W3C home > Mailing lists > Public > public-webapi@w3.org > February 2008

Issue Request for DOM L3 Events

From: Travis Leithead <travil@windows.microsoft.com>
Date: Thu, 21 Feb 2008 13:09:46 -0800
To: Doug Schepers <schepers@w3.org>
CC: "public-webapi@w3.org" <public-webapi@w3.org>
Message-ID: <937543397460F840810FA27D2922880F5BBEBD30DC@NA-EXMSG-W602.wingroup.windeploy.ntdev.microsoft.com>
I'd like to propose a discussion about the handling of the ALT + key combination that will hopefully end in a normative requirement.

In observing IE as well as other browsers, there is "good" x-browser consistency between the handling of ALT and pressing a modifier key.

While the browsers are mostly consistent, they do so in a way that is not very reliable for web developers because key down/key up pairs are often not respected (key events get dropped in some scenarios).

I've identified the following scenarios that we can discuss:

Scenarios for ALT handling where the key combination is not a 'browser-reserved' key:
(Using 'X' which is a non-reserved accelerator key-at least in IE/Firefox3.)


1.       Scenario 1: down ALT, down x, up ALT, up x

2.       Scenario 2: down ALT, down x, up x, up ALT

3.       Scenario 4: down ALT, up ALT, down ALT, down x, up ALT, up x

4.       Scenario 5: down ALT, up ALT, down ALT, down x, up x, up ALT

In each of these scenarios, an ALT key up or down event is lost, resulting in an inconsistent pairing of down/up events for the web developer.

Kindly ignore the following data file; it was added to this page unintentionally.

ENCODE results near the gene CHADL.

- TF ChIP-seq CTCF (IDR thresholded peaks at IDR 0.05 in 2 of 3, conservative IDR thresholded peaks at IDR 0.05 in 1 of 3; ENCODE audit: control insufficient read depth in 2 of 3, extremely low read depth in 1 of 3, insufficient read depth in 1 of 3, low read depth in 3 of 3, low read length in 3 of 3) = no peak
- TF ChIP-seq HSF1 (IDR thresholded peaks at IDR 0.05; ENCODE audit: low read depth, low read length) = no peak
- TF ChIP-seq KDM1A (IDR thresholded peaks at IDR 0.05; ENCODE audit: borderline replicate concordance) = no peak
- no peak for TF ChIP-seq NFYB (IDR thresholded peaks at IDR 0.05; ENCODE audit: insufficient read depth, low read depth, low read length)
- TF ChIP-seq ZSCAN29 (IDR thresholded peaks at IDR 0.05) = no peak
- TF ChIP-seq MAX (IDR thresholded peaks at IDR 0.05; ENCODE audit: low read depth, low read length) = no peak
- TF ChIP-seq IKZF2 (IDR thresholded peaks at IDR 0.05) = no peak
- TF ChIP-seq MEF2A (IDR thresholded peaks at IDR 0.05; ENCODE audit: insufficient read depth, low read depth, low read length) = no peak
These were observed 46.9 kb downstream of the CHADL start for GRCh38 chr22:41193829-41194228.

When handing scenarios for "browser-reserved" accelerator keys, more key events are lost (including the simple ALT down/up pair repeated twice). It would be nice to specify (perhaps in an appendix) the behavior of browser-reserved accelerator key combinations and what should be expected.

To help push the discussion along, I would like to propose two potential ideas (one is more drastic than the other):


1.       Create a requirement that browsers emit proper ALT key sequences (up/down pairs) to the web page unless focus has shifted out of the web page itself-here we would need to try to define where to draw the line of when ALT is in focus and when it is not in focus related to browser-reserved accelerator actions.

2.       Remove the emission of modifier key (e.g., Shift/Alt/etc.) events from the key identifiers set. Thus, pressing ALT (for example) would not emit any keyboard events until a corresponding key was pressed. The KeyboardEvent interface will continue to support the Boolean modifier key flags so that distinctions between a key + a modifier can be made by the web developer, but this will cut back and the number of events raised and eliminate the out-of-order key event problems (ALT down > key down > ALT up > Key up versus ALT down > key down > key up > ALT up). Of course, a side effect is that this outcome will also effectively remove the detection of single modifier key presses for use in web applications.
Received on Thursday, 21 February 2008 21:09:31 GMT

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